When taking a family medical history, certain conditions are commonly reported. Coronary artery disease (CAD), cancer and mental health issues far surpass reports of single gene disorders such as cystic fibrosis, sickle cell anemia and hemochromatosis.
About 6.7% of adults age 20 and older have CAD. Approximately 40% of men and women will be diagnosed with cancer at some point during their lifetime. And more than 50% of individuals will be diagnosed with a mental health issue at some point in their life.
Contributing Factors: Genetics and the Environment
Like CAD and cancer, mental health issues are multifactorial. This means that the development of these conditions is impacted by biological, environmental, psychological and genetic factors that can be either protective or risk-increasing.
Specific to genetic factors, it is generally thought that mental health issues are caused by variants in multiple genes that each contribute a small additive effect to disease development, rather than being caused by a single variant in a single gene.
Clinical features of mental health issues in family members that indicate a stronger genetic component include:
- Early age of onset
- Severity of a disease
- The absence of environmental risk factors in diagnosed family members
- The presence of related disorders in close relatives
- More than one close relative with the given condition
Several environmental factors can also contribute to the risk for mental health issues, including:
- Early adverse life experiences, such as trauma
- Experiences related to other ongoing medical conditions
- Biological factors or chemical imbalances in the brain
- Exposure to alcohol or drugs
Genetic Testing for Mental Health Issues
Certain single gene disorders, such as Wilson’s disease and phenylketonuria (also known as PKU), are conditions that affect numerous body systems, such as your liver, eyes and brain. Mental health issues are a common sign and/or symptom with these conditions. And while genetic testing is available to confirm a diagnosis of these conditions, genetic testing is not available when mental health issues are the only medical diagnosis affecting you.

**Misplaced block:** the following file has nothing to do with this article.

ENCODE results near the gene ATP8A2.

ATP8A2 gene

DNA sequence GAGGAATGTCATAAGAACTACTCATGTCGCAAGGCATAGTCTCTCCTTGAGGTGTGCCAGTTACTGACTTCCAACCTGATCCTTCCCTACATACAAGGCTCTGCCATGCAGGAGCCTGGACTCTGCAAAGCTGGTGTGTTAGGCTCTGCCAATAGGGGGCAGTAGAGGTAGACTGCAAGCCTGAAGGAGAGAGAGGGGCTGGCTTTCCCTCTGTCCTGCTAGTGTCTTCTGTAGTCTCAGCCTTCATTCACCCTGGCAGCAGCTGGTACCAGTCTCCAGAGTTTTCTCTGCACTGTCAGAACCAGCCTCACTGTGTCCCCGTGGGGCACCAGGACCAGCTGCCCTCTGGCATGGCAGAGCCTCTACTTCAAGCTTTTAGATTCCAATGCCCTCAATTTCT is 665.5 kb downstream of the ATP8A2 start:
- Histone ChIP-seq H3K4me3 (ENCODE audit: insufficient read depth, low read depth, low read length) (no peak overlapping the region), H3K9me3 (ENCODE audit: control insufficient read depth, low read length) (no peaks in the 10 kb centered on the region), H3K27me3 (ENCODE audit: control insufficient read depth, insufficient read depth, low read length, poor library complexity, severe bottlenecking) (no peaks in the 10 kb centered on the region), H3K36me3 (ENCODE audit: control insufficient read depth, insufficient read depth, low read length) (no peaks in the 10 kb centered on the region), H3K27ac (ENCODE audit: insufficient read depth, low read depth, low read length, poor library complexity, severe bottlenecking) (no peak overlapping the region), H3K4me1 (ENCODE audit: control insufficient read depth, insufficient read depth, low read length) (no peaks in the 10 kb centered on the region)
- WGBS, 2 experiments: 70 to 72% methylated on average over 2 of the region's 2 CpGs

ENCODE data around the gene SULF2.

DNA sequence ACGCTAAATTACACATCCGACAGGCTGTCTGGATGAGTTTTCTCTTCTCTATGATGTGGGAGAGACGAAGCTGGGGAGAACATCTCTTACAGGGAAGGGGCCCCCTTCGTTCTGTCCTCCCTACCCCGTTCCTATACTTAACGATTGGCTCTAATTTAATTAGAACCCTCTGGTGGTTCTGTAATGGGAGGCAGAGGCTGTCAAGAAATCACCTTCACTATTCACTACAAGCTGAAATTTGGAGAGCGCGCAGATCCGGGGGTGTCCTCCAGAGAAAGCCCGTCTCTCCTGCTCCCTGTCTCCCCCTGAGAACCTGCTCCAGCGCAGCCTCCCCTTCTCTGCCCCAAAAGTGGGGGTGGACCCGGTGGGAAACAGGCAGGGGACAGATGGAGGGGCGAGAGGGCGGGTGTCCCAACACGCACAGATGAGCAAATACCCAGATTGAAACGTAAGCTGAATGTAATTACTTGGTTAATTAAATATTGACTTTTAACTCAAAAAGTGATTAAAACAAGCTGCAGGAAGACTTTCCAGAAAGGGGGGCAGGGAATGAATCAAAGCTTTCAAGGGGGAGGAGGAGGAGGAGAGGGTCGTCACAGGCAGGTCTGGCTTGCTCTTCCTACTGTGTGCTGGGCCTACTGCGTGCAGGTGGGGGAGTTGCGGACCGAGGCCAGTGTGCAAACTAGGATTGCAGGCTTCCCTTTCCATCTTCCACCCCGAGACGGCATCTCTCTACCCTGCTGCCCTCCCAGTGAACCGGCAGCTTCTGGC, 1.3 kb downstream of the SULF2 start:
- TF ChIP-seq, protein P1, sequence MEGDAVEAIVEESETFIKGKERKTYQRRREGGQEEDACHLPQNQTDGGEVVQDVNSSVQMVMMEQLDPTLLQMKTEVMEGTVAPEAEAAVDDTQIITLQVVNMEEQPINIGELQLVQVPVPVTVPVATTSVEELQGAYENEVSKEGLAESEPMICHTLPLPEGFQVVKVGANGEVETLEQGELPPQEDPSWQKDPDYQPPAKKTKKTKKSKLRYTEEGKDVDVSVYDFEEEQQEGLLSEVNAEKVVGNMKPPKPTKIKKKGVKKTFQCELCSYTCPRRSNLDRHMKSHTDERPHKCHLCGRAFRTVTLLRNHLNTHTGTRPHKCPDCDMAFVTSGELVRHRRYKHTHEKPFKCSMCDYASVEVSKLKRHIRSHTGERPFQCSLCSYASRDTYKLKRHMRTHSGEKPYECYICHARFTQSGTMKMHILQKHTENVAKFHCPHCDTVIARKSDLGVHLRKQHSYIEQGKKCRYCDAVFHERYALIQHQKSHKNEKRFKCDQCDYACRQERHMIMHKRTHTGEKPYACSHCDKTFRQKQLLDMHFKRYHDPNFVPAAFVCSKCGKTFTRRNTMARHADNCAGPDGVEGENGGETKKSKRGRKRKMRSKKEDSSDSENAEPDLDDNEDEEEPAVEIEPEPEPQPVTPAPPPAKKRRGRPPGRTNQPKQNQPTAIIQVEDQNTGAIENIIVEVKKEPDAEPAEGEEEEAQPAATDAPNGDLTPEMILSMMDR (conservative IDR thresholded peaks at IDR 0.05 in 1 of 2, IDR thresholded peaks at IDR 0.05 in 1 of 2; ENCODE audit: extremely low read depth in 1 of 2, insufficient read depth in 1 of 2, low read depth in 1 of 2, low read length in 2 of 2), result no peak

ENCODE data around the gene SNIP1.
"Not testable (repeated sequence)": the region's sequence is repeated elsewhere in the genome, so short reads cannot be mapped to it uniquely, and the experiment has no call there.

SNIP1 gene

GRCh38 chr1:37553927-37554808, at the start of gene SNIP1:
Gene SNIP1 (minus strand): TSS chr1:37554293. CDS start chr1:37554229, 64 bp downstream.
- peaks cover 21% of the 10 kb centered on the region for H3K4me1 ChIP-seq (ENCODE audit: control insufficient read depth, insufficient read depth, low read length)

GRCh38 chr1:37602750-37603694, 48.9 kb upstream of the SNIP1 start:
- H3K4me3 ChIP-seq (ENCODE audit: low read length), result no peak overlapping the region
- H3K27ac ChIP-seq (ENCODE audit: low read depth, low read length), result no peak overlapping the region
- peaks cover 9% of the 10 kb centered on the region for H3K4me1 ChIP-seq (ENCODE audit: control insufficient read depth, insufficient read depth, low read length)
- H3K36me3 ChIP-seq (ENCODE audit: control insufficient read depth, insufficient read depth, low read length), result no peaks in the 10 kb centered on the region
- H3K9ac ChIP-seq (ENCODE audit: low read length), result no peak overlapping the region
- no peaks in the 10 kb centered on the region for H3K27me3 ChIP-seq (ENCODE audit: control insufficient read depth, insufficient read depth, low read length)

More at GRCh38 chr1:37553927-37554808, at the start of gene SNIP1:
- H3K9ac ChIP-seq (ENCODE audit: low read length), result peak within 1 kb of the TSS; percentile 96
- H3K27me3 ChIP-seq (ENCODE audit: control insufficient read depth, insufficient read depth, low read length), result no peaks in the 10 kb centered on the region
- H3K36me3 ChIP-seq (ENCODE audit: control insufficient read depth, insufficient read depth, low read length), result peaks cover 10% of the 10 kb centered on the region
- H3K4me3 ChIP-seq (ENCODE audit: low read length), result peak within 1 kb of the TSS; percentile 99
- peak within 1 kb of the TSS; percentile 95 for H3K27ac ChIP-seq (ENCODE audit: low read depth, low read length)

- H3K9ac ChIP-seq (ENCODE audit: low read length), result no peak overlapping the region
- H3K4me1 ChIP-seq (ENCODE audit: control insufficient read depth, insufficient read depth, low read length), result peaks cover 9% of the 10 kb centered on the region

Genetic testing cannot determine if you have or will develop a mental health issue.
In many cases, even the most well-researched genetic variant may only contribute a very small amount to your overall risk. As no single gene has been determined to cause a mental health issue and since non-genetic factors contribute to disease development, there is no reliable genetic test to determine the risk for you to develop mental health issues.
While science has not progressed to the point of genetic testing for mental health issues, there are a number of proactive steps that can be taken should your risk to develop these conditions be a concern.
- Know your family’s mental health history to help determine whether you are at a higher risk for certain disorders.
- Talk with your health care provider about potential steps to reduce your risk by adjusting your environmental stressors.
- Become familiar with early warning signs of mental health issues.
Though clinical genetic testing is not available for mental health issues, research is currently in progress to bring us closer to that reality. The Genomics Research Branch in the National Institute of Mental Health (NIMH) Division of Neuroscience and Basic Behavioral Science and the Human Genetics Branch in the NIMH Intramural Research Program are studying and supporting research on human genetic variations that contribute to the risk for mood and anxiety disorders, such as bipolar disorder and panic disorder. Information regarding study participation opportunities can be found here.
Looking at My Genes: What Can They Tell Me about My Mental Health. National Institute of Mental Health